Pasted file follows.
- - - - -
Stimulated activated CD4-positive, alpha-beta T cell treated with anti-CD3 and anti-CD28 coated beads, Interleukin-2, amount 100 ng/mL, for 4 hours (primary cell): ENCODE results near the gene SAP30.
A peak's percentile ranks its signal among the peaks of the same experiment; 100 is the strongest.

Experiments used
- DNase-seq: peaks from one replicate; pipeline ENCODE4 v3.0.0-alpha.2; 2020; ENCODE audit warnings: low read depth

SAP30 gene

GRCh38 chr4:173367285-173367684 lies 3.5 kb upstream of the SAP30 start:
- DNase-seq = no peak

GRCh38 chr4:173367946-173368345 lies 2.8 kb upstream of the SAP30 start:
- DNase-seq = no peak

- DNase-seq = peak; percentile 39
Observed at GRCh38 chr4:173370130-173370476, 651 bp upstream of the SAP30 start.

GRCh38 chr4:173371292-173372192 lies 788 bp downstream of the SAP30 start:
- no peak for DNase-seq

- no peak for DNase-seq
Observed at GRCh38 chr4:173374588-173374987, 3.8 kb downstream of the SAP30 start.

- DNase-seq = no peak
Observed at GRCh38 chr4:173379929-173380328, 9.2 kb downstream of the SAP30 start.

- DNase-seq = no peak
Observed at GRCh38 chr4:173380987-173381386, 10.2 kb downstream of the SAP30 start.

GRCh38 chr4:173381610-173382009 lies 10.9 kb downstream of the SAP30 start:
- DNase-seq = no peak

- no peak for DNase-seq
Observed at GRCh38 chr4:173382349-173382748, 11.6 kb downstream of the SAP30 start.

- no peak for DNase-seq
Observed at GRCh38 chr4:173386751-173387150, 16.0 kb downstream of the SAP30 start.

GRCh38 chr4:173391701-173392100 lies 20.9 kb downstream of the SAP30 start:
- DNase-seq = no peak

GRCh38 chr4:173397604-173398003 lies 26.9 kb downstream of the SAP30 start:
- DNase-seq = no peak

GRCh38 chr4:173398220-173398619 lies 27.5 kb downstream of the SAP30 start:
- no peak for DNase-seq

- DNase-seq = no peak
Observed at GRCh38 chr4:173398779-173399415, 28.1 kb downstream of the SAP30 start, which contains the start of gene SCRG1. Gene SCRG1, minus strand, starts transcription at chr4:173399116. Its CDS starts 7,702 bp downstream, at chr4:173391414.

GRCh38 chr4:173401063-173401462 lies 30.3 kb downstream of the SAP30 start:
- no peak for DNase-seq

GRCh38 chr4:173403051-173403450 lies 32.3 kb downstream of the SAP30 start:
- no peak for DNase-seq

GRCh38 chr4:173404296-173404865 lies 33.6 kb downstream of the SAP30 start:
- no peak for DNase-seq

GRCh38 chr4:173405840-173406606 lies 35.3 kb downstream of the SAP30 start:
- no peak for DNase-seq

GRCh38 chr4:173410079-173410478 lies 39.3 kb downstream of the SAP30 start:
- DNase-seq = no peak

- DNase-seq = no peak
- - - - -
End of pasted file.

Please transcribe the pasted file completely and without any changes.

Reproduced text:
Stimulated activated CD4-positive, alpha-beta T cell treated with anti-CD3 and anti-CD28 coated beads, Interleukin-2, amount 100 ng/mL, for 4 hours (primary cell): ENCODE results near the gene SAP30.
A peak's percentile ranks its signal among the peaks of the same experiment; 100 is the strongest.

Experiments used
- DNase-seq: peaks from one replicate; pipeline ENCODE4 v3.0.0-alpha.2; 2020; ENCODE audit warnings: low read depth

SAP30 gene

GRCh38 chr4:173367285-173367684 lies 3.5 kb upstream of the SAP30 start:
- DNase-seq = no peak

GRCh38 chr4:173367946-173368345 lies 2.8 kb upstream of the SAP30 start:
- DNase-seq = no peak

- DNase-seq = peak; percentile 39
Observed at GRCh38 chr4:173370130-173370476, 651 bp upstream of the SAP30 start.

GRCh38 chr4:173371292-173372192 lies 788 bp downstream of the SAP30 start:
- no peak for DNase-seq

- no peak for DNase-seq
Observed at GRCh38 chr4:173374588-173374987, 3.8 kb downstream of the SAP30 start.

- DNase-seq = no peak
Observed at GRCh38 chr4:173379929-173380328, 9.2 kb downstream of the SAP30 start.

- DNase-seq = no peak
Observed at GRCh38 chr4:173380987-173381386, 10.2 kb downstream of the SAP30 start.

GRCh38 chr4:173381610-173382009 lies 10.9 kb downstream of the SAP30 start:
- DNase-seq = no peak

- no peak for DNase-seq
Observed at GRCh38 chr4:173382349-173382748, 11.6 kb downstream of the SAP30 start.

- no peak for DNase-seq
Observed at GRCh38 chr4:173386751-173387150, 16.0 kb downstream of the SAP30 start.

GRCh38 chr4:173391701-173392100 lies 20.9 kb downstream of the SAP30 start:
- DNase-seq = no peak

GRCh38 chr4:173397604-173398003 lies 26.9 kb downstream of the SAP30 start:
- DNase-seq = no peak

GRCh38 chr4:173398220-173398619 lies 27.5 kb downstream of the SAP30 start:
- no peak for DNase-seq

- DNase-seq = no peak
Observed at GRCh38 chr4:173398779-173399415, 28.1 kb downstream of the SAP30 start, which contains the start of gene SCRG1. Gene SCRG1, minus strand, starts transcription at chr4:173399116. Its CDS starts 7,702 bp downstream, at chr4:173391414.

GRCh38 chr4:173401063-173401462 lies 30.3 kb downstream of the SAP30 start:
- no peak for DNase-seq

GRCh38 chr4:173403051-173403450 lies 32.3 kb downstream of the SAP30 start:
- no peak for DNase-seq

GRCh38 chr4:173404296-173404865 lies 33.6 kb downstream of the SAP30 start:
- no peak for DNase-seq

GRCh38 chr4:173405840-173406606 lies 35.3 kb downstream of the SAP30 start:
- no peak for DNase-seq

GRCh38 chr4:173410079-173410478 lies 39.3 kb downstream of the SAP30 start:
- DNase-seq = no peak

- DNase-seq = no peak